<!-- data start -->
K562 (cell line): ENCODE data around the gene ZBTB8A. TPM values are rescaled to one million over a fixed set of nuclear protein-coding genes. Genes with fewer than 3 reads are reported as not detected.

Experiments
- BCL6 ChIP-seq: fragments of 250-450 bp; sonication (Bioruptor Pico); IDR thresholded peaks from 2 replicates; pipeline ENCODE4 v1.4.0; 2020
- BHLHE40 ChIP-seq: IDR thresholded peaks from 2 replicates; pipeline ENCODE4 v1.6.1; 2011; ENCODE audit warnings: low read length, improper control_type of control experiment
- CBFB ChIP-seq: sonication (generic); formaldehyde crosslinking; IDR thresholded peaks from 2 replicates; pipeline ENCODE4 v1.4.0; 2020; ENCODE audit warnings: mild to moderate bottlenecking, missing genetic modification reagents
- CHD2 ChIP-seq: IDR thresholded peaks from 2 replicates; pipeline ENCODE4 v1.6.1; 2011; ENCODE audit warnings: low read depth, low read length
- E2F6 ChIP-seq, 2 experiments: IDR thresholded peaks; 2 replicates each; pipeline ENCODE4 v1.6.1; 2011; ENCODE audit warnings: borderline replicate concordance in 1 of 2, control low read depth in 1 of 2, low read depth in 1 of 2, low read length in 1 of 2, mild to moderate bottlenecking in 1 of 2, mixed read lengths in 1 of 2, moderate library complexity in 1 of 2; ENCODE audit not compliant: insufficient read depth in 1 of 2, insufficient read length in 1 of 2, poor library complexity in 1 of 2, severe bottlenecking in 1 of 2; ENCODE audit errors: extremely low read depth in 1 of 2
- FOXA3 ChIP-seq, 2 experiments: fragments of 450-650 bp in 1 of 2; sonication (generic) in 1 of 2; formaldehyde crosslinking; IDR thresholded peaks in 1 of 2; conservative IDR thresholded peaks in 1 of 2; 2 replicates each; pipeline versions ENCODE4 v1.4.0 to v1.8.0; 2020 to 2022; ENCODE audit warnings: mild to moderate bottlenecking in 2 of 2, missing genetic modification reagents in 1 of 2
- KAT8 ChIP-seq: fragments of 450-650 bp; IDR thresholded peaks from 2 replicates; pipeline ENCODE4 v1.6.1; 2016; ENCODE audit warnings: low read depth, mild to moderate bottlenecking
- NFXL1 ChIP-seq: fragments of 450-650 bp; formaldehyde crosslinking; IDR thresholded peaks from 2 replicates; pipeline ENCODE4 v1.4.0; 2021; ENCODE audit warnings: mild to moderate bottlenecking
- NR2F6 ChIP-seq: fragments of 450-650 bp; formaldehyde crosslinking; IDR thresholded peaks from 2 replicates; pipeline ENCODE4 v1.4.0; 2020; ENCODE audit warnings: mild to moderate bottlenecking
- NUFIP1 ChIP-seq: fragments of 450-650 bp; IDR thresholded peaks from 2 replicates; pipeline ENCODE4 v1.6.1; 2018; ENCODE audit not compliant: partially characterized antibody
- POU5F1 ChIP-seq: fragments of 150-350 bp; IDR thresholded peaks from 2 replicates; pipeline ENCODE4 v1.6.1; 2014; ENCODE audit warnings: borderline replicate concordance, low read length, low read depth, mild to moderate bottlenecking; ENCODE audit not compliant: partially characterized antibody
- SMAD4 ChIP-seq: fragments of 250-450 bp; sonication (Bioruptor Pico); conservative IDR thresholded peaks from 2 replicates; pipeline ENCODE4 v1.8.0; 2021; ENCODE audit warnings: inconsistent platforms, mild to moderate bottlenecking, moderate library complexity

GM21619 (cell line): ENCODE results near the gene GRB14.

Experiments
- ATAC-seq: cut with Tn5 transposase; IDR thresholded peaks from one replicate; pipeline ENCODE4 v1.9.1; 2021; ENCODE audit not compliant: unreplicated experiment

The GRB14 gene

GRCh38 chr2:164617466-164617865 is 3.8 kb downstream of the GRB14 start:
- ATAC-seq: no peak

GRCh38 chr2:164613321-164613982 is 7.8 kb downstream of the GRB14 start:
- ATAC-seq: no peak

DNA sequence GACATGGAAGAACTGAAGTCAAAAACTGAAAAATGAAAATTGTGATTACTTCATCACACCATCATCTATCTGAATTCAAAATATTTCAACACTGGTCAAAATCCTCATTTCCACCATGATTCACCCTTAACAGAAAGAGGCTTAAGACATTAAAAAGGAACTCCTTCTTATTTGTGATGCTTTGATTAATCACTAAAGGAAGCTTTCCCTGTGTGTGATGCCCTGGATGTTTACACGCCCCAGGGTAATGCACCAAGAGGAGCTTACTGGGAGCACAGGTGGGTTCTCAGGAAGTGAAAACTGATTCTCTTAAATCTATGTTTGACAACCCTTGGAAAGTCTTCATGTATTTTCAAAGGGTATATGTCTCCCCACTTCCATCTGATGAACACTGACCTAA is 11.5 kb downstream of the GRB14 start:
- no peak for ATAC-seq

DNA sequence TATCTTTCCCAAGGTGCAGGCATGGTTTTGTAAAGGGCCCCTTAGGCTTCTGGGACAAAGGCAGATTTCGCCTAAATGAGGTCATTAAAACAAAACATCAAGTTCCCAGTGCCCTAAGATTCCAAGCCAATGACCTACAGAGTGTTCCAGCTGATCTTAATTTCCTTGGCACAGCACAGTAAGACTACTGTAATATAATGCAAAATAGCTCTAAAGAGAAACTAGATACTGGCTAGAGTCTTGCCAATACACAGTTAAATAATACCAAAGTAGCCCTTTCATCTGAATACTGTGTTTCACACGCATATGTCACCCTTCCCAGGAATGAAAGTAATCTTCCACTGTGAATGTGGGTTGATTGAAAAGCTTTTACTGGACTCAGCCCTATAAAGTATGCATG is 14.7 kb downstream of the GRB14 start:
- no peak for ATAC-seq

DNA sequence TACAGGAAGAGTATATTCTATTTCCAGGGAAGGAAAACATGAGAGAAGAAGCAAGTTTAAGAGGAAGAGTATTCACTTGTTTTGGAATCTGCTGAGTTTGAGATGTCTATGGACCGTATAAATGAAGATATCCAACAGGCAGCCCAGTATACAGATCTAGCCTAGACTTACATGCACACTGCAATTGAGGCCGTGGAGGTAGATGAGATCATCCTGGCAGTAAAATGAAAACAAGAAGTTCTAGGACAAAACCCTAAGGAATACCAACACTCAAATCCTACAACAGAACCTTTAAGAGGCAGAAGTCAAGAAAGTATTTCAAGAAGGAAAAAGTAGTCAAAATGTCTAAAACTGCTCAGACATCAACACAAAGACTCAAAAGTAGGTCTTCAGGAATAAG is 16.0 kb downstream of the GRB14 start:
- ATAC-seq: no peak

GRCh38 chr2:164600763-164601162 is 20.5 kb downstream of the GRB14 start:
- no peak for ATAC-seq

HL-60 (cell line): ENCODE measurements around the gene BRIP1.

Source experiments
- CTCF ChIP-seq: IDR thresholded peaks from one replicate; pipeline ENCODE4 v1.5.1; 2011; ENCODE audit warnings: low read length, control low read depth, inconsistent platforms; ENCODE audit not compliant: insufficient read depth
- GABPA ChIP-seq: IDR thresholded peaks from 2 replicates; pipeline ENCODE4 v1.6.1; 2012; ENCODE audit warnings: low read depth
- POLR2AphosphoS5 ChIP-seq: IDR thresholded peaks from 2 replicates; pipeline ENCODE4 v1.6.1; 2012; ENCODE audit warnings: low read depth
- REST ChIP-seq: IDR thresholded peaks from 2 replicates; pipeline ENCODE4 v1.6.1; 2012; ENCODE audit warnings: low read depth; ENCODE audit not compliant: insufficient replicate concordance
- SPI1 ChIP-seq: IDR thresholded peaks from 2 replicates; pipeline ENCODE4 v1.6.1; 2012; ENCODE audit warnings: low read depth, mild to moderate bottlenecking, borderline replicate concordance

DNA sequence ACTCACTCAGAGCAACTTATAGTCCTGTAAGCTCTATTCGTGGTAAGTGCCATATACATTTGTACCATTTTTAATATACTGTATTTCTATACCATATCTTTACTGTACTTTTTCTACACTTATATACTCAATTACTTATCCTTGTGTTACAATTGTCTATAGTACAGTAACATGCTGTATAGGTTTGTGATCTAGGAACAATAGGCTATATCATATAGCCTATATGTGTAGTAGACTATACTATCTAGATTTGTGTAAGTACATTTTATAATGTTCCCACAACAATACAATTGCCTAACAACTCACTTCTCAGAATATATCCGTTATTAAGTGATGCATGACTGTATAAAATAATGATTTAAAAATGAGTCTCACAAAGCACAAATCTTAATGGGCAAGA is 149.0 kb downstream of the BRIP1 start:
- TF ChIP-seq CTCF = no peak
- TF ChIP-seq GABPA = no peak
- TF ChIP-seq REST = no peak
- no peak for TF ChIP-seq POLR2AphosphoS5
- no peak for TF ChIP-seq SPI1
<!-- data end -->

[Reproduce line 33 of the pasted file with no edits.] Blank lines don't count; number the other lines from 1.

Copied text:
- CTCF ChIP-seq: IDR thresholded peaks from one replicate; pipeline ENCODE4 v1.5.1; 2011; ENCODE audit warnings: low read length, control low read depth, inconsistent platforms; ENCODE audit not compliant: insufficient read depth